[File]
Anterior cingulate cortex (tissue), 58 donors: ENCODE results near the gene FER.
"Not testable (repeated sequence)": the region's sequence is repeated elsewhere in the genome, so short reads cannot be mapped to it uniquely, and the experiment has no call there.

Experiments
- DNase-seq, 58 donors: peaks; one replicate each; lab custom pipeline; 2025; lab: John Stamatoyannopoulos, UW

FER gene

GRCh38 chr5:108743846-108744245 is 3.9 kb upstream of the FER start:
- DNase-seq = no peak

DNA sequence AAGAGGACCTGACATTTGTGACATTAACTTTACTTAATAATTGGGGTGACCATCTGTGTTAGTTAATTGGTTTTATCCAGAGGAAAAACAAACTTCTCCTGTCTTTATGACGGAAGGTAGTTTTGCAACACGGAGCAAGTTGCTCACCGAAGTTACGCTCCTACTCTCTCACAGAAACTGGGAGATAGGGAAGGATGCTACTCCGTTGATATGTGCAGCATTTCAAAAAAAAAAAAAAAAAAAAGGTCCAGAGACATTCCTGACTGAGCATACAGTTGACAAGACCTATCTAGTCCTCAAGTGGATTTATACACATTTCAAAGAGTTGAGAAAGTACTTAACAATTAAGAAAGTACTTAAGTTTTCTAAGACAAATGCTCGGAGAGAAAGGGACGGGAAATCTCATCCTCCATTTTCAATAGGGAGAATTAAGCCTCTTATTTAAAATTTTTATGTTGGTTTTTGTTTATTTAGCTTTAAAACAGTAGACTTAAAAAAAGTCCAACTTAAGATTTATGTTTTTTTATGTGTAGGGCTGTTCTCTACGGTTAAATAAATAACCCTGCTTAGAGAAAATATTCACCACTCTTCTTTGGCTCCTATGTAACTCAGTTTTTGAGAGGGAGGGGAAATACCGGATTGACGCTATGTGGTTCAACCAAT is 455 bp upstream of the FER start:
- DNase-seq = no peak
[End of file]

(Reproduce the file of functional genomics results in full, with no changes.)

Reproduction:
Anterior cingulate cortex (tissue), 58 donors: ENCODE results near the gene FER.
"Not testable (repeated sequence)": the region's sequence is repeated elsewhere in the genome, so short reads cannot be mapped to it uniquely, and the experiment has no call there.

Experiments
- DNase-seq, 58 donors: peaks; one replicate each; lab custom pipeline; 2025; lab: John Stamatoyannopoulos, UW

FER gene

GRCh38 chr5:108743846-108744245 is 3.9 kb upstream of the FER start:
- DNase-seq = no peak

DNA sequence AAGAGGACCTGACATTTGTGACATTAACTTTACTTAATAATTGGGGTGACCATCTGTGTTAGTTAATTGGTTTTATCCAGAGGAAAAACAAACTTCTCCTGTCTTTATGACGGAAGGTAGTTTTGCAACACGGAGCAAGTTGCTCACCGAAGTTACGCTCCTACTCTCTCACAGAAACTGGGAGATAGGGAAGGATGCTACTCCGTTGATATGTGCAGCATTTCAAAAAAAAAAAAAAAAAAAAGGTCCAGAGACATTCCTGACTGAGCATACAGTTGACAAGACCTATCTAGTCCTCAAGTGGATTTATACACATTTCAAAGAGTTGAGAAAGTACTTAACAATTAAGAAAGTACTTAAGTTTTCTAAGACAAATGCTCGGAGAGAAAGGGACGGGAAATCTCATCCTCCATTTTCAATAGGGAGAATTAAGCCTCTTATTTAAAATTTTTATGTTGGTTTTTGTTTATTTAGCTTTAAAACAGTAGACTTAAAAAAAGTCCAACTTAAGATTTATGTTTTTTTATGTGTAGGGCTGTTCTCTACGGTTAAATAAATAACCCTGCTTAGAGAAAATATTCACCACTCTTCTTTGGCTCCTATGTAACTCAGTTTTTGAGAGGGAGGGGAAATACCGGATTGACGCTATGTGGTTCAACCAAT is 455 bp upstream of the FER start:
- DNase-seq = no peak